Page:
Review: Smash Cut (2009)

smashcutDirected by Lee Demarbre

Starring: David Hess, Sasha Grey

Somewhere on his car, Lee Demarbre probably has a sticker that says “WWHGLD” – What would Herschell Gordon Lewis Do?

The man behind zero-budget schlocker Jesus Christ Vampire Hunter has placed the man that turned a cow tongue into a star up on a pedestal in one of Fantastic Fest’s quirkier outings (and that’s saying something).

Able Whitman (Hess, star of the one true The Last House on the Left), like Lewis, is a maker of crappy horror; Unlike Lewis, he’s terrible. Like Lewis, he uses real body parts for his effects. Unlike Lewis, the body in question isn’t bovine: It’s his recently deceased girlfriend GiGi, Which is all fine until her sister April (Grey: It’s alright, you can pretend that you just know her from The Girlfriend Experience) starts asking around.

This is a flat-out, no-holds barred, ground-round covered and corn-syrup drenched mash-note to the director that truly defined the “Give the audience what they want” school of film-making. When Demarbre says he knows HGL, he’s not kidding: The man himself appears, re-enacting the famous pre-show warning from The Wizard of Gore.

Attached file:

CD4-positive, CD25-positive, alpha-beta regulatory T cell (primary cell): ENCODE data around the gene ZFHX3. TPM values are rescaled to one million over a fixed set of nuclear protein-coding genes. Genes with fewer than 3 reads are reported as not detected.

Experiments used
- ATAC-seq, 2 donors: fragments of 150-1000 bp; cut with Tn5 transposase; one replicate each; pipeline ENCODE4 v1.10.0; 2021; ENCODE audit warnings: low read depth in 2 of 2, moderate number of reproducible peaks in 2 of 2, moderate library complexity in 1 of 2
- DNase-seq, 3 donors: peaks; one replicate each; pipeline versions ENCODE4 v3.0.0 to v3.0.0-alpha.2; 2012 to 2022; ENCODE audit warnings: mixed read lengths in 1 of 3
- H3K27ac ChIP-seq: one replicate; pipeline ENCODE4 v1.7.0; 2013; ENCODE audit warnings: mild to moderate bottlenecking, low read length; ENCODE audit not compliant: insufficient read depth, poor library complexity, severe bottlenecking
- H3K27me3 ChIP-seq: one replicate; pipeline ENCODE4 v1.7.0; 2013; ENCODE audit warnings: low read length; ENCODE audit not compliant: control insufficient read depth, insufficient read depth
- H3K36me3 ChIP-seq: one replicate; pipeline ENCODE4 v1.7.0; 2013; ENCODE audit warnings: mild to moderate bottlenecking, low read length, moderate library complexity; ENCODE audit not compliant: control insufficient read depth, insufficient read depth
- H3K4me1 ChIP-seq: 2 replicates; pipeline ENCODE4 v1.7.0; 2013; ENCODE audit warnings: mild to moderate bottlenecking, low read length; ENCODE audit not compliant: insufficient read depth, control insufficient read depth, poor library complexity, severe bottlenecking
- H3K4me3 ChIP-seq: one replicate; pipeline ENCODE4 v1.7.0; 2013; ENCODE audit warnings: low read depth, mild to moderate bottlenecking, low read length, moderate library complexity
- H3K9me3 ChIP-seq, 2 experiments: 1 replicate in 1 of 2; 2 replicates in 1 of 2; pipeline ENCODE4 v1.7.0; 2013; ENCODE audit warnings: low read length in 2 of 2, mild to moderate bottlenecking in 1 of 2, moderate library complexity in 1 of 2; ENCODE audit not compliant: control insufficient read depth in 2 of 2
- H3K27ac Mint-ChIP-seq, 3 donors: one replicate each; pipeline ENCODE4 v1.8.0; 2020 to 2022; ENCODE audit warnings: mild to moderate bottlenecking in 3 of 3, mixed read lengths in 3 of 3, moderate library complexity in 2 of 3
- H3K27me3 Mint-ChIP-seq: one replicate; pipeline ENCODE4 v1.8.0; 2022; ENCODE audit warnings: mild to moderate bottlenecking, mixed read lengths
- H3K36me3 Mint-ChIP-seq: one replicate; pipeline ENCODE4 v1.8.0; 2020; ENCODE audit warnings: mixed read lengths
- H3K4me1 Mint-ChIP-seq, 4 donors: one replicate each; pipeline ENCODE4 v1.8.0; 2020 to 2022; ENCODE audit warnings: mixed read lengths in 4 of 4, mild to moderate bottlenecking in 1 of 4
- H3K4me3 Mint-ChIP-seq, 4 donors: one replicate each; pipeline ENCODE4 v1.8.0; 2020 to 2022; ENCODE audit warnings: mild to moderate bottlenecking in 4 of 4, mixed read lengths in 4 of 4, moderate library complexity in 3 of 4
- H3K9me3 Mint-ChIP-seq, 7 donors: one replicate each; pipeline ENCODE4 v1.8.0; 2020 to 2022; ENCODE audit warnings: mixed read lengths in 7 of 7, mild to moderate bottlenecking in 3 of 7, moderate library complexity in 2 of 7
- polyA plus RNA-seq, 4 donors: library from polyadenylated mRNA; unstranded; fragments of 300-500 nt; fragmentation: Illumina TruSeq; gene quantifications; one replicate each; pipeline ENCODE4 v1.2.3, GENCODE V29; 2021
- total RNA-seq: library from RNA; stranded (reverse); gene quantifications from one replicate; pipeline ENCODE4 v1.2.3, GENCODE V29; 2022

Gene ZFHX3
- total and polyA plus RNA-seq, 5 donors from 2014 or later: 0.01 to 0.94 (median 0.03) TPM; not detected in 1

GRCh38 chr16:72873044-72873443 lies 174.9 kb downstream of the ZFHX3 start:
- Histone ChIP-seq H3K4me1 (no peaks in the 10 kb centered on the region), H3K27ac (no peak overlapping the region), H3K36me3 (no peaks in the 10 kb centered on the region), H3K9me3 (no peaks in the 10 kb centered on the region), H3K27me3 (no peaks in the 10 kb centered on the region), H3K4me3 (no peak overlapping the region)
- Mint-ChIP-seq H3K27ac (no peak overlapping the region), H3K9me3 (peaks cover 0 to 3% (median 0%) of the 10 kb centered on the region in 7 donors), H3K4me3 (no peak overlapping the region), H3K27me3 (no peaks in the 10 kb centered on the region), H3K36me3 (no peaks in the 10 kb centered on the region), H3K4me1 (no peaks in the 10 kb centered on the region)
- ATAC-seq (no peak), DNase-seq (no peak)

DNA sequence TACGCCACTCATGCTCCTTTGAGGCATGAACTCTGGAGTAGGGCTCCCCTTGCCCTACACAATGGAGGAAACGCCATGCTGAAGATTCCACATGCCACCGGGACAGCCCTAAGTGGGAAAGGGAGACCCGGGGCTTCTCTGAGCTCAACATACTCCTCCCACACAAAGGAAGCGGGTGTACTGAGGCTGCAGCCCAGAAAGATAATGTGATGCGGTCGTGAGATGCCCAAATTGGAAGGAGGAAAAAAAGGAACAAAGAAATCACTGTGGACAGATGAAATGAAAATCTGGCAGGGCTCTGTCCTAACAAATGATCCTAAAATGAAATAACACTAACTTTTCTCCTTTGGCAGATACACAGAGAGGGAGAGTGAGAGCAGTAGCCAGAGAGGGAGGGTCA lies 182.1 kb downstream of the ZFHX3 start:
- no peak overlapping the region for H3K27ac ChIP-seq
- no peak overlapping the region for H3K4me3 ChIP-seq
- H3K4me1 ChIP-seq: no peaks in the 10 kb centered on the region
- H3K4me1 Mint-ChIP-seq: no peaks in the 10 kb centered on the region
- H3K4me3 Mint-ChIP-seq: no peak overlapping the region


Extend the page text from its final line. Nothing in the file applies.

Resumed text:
There’s no subtlety here. Demarbre isn’t just emulating Lewis’ ghoulish glee for bood and guts, or his late ’60s dayglo sensibilities. Everyone either overacts or underacts, meaning half the cast chews the scenery and the other half looks like it. The script occasionally throws characters straight through the fourth wall. Grey keeps her clothes on, just as Hess’ fellow Wes craven alum Michael Berryman covers his infamous peaked dome of a head with a wig. He gets the delicious, off-kilter anti-tease of Lewis, right down to setting exposition scenes in strip joints (just so the audience doesn’t get too bored of the talky-talky).

It’s a simple equation. If you like Lewis’ clever-smart brand of gut-gushing comedy horror, Smash Cut is a blast. If you don’t find gizzards full of blancmange and food dye entertaining, then move along. It’s cheesy, overblown and operates wholly on its own terms. Just like Herschell would do.

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